Counties with the lowest affordability index (least affordable relative to historic norms for the county) in Q2 2017 were Denver County, Colorado (74); Genesee County, Michigan in the Flint metro area (75); Adams County, Colorado in the Denver metro area (77); Arapahoe County, Colorado in the Denver metro area (78); and Weld County, Colorado in the Greeley metro area (78)
Other metro areas with counties ranking in the top 20 for lowest affordability index in Q2 2017 were Knoxville, Tennessee; Boulder, Colorado; Dallas, Texas; Saginaw, Michigan; Nashville, Tennessee; Austin, Texas; Portland, Oregon; Kennewick-Richland, Washington; Lawrenceburg, Tennessee; New York, New York; and Atlanta, Georgia.
Counties with the highest affordability index (most affordable relative to historic norms for the county) in Q2 2017 were Atlantic County, New Jersey, in the Atlantic City metro area (161); Sussex County, New Jersey (153); Onslow County, North Carolina, in the Jacksonville metro area (147); Orange County, New York, in the New York metro area (141); and Tolland County, Connecticut, in the Hartford metro area (138). Buying a home requires highest share of wages in Bay Area, Brooklyn, Park City, Key West
Nationwide in Q2 2017, buying a median-priced home required 31.8 percent of average wages.
Counties with the highest share of average wages needed to buy a median-priced home in Q2 2017 were Marin County, California, in the San Francisco metro area (126.4 percent); Kings County (Brooklyn), New York (125.9 percent); Santa Cruz County, California (112.3 percent); Summit County, Utah in the Summit Park metro area (107.8 percent); and Monroe County, Florida, in the Key West metro area (100.3 percent). More than 43 percent of average wages needed to buy a home in 31 percent of markets
Average wage earners would need to spend more than 43 percent of their income -- the maximum debt-to-income ratio allowed for a "qualified mortgage" under guidelines from the Consumer Financial Protection Bureau (CFPB) -- to buy a median-priced home in 144 of the 464 counties (31 percent) analyzed for the report.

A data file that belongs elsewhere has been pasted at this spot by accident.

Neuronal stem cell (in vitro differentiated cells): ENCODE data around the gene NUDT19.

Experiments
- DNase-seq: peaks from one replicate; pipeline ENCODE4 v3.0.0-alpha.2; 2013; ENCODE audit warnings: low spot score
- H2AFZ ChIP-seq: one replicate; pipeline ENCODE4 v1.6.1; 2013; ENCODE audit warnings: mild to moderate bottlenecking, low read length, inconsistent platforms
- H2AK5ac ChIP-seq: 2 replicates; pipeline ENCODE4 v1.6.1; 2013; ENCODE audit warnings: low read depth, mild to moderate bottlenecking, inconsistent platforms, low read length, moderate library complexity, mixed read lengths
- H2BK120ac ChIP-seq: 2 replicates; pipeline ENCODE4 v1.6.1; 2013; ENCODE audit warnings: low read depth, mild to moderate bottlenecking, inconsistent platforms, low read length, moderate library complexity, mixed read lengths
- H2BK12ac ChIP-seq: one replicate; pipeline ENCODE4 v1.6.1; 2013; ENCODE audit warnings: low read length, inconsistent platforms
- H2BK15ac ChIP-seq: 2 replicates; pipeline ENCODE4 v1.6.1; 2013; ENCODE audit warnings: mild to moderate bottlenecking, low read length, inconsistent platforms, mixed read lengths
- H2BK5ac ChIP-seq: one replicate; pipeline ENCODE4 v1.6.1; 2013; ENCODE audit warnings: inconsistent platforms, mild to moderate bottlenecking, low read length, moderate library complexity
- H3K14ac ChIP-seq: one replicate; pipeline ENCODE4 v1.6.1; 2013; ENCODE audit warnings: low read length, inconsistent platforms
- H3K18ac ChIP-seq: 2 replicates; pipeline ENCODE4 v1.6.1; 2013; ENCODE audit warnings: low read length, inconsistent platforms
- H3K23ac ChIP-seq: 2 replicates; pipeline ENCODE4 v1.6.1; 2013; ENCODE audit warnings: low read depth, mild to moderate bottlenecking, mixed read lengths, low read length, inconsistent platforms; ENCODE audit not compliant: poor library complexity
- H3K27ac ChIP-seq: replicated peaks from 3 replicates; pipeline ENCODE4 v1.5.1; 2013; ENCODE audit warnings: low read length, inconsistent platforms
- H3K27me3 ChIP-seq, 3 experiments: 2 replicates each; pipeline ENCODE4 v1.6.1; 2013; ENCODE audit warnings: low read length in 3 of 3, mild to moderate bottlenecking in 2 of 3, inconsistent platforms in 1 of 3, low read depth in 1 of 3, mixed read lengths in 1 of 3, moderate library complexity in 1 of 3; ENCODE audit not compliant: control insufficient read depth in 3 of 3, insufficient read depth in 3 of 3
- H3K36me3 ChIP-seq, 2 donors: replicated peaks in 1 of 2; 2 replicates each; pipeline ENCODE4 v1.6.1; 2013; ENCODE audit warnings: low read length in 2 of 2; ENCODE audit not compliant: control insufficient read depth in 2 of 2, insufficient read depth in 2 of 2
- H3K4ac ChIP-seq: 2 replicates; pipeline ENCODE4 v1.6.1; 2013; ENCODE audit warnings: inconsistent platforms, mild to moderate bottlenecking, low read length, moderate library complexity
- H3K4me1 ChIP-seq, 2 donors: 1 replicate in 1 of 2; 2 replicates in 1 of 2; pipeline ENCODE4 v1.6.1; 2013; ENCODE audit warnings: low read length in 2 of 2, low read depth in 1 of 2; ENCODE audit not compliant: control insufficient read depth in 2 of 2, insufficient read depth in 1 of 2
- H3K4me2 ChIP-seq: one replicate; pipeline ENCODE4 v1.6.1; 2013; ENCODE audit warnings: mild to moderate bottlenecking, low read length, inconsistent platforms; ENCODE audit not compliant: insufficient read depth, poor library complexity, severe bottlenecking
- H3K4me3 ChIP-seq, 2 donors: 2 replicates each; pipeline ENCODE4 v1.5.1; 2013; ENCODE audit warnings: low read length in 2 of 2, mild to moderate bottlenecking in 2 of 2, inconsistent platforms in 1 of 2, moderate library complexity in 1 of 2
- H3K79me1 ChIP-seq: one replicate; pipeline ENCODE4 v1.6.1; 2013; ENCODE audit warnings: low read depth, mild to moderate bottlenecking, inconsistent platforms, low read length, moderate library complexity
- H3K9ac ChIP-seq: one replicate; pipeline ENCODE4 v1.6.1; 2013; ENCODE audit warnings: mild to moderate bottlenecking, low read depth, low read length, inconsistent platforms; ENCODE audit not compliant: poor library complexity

Counties requiring more than 43 percent of income to buy a median-priced home included Los Angeles County, California (66.9 percent); San Diego County, California (65.2 percent); Orange County, California (83.2 percent); Kings County (Brooklyn), New York (125.9 percent); and Queens County, New York (77.6 percent). Less than 25 percent of average wages needed to a buy a home in 22 percent of markets
Average wage earners would need to spend less than 25 percent of their income to buy a median-priced home in 102 of the 464 counties (22 percent) analyzed for the report, including Wayne County, Michigan in the Detroit metro area (12.8 percent); Philadelphia County, Pennsylvania (17.1 percent); Cuyahoga County, Ohio in the Cleveland metro area (18.4 percent); Allegheny County, Pennsylvania in the Pittsburgh metro area (22.1 percent); and Saint Louis County, Missouri (24.9 percent).
"Ohio continues to be a very affordable housing market, even though we are seeing an overall statewide increase in housing prices," said Matthew Watercutter, senior regional vice president and broker of record for HER Realtors, covering the Dayton, Columbus and Cincinnati markets in Ohio. "This increase is due to a lack of quality inventory, which causes multiple offers on homes and above asking offers in order for buyers to achieve an accepted offer very early in the marketing of new inventory.
"Some areas are still seeing lower than normal sale prices and home prices are still recovering," Watercutter added. "These areas are still in an economic recovery mode, and have not seen the increase in housing prices as quickly as other areas of the state."